NEW YORK, January 8, 2009NEW YORK--The ASPCA® (The American Society for the Prevention of Cruelty to Animals®) today announced its endorsement of The Association of Shelter Veterinarians’ (ASV) Veterinary Medical Care Guidelines for Spay-Neuter Programs, a milestone in the animal welfare industry.
A task force of 22 veterinarians, representing academia, private practice, and all models of spay-neuter programs, was convened by ASV to create guidelines for various aspects of high quality, high volume spay-neuter programs and set the bar for spay-neuter programs nationwide.
“The ASPCA encourages both pediatric spay-neuter and pre-adoption sterilization of shelter animals,” said ASPCA President & CEO Ed Sayres. “Therefore, we endorse the guidelines document as a means to ensure the welfare of individual animals when they undergo sterilization procedures, regardless of where such surgeries occur. We also strive to educate communities regarding the many public benefits of spay-neuter for cats and dogs.”
The guidelines, first published in the Journal of the American Veterinary Medical Association (JAVMA; July 1, 2008; Vol. 233; No. 1), discuss standardization of animal care regardless of where sterilization occurs, for example, in mobile units, stationary clinics, humane societies, or via MASH programs. They include information regarding patient selection, pain management, surgical procedures, anesthetic monitoring, record keeping, and identification of sterilized animals, and provide a much needed reference for state boards of veterinary medicine.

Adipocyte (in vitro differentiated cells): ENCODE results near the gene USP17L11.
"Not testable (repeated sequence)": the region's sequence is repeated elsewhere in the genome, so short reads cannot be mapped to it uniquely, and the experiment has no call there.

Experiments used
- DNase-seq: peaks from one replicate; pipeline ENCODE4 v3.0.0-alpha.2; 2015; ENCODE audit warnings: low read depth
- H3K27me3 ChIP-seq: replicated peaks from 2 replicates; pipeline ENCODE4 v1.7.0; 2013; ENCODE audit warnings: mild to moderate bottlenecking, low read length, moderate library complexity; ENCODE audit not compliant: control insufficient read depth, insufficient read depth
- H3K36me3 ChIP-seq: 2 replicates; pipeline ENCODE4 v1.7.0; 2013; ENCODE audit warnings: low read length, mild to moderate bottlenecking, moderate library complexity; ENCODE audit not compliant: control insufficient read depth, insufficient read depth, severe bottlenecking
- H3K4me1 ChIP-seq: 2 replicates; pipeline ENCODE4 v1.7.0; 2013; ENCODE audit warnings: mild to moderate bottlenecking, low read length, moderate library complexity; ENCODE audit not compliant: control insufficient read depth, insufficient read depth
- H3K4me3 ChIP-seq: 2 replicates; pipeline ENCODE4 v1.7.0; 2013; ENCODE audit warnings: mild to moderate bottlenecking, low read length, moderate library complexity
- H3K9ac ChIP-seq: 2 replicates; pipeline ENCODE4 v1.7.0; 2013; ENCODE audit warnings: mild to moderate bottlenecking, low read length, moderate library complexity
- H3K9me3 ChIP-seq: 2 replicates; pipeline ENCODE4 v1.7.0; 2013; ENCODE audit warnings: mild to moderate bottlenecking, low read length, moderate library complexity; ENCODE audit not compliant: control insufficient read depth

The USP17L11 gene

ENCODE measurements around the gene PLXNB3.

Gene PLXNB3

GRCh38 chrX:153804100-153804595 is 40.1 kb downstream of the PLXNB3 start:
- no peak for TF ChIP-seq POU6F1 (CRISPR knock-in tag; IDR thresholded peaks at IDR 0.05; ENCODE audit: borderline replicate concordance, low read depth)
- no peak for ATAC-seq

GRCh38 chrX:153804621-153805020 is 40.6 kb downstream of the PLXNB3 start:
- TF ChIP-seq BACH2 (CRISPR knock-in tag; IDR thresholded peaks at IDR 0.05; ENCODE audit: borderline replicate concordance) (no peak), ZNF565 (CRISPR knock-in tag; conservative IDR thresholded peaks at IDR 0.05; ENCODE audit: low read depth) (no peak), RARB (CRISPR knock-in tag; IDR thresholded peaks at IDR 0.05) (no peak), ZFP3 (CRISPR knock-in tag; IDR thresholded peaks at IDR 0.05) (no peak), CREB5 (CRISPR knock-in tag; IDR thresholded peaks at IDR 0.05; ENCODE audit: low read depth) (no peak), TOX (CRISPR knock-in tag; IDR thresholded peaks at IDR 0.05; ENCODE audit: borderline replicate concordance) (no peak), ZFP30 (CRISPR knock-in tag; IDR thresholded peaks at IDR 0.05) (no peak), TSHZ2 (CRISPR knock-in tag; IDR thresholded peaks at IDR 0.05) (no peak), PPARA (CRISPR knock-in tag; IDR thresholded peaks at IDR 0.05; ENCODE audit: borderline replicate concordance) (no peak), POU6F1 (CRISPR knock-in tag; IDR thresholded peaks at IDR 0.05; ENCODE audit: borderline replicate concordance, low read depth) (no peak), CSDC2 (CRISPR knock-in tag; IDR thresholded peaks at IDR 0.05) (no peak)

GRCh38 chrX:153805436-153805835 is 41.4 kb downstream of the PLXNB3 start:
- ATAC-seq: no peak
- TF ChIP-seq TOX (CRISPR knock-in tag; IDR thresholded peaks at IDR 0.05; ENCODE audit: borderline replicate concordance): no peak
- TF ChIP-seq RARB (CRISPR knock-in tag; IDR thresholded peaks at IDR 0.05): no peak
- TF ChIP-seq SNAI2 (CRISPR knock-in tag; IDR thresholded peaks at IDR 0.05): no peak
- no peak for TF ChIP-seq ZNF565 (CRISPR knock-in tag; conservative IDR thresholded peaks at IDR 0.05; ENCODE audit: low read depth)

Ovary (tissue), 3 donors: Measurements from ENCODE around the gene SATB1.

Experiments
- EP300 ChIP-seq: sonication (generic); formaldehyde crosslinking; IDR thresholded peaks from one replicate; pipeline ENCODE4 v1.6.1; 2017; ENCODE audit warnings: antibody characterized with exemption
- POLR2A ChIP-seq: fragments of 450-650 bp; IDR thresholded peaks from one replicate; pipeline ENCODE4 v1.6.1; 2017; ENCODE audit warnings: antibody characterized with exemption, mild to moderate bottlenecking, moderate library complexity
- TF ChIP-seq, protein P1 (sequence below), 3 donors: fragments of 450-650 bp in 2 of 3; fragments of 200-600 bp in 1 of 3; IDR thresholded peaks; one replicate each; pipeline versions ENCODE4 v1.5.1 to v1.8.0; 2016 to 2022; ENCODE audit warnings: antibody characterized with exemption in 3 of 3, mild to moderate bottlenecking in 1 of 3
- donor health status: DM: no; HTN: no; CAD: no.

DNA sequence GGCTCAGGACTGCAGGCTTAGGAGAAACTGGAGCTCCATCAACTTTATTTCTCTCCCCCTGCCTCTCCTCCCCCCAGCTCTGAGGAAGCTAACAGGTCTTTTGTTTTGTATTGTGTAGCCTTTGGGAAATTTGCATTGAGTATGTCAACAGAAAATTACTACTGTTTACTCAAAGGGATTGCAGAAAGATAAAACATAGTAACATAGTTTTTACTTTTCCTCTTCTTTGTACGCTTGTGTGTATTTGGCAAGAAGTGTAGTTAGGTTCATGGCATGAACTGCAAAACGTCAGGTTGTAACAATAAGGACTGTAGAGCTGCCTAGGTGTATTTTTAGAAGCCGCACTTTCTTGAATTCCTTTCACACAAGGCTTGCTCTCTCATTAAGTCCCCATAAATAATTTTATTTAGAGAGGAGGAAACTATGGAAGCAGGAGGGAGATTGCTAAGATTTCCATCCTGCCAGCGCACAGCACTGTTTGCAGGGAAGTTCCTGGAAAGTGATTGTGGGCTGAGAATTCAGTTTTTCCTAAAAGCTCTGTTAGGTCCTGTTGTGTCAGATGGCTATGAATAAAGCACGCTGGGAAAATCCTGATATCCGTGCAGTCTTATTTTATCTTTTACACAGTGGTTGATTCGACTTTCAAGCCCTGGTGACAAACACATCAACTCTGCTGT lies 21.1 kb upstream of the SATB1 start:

“The existence and diversity of numerous high volume spay-neuter programs created a need for guidelines that addressed appropriate veterinary care for patients.” said Dr. Kathleen Makolinski, the ASPCA’s Director of Veterinary Outreach who is part of the task force. “By drafting these guidelines, the task force was able to make practical recommendations that are attainable by all programs.”
The Association of Shelter Veterinarians convened the task force with funding provided by the ASPCA and PetSmart Charities in order to advance high quality, high volume spay-neuter with the ultimate goal of reducing the number of unwanted animals that are euthanized in U.S. shelters each year.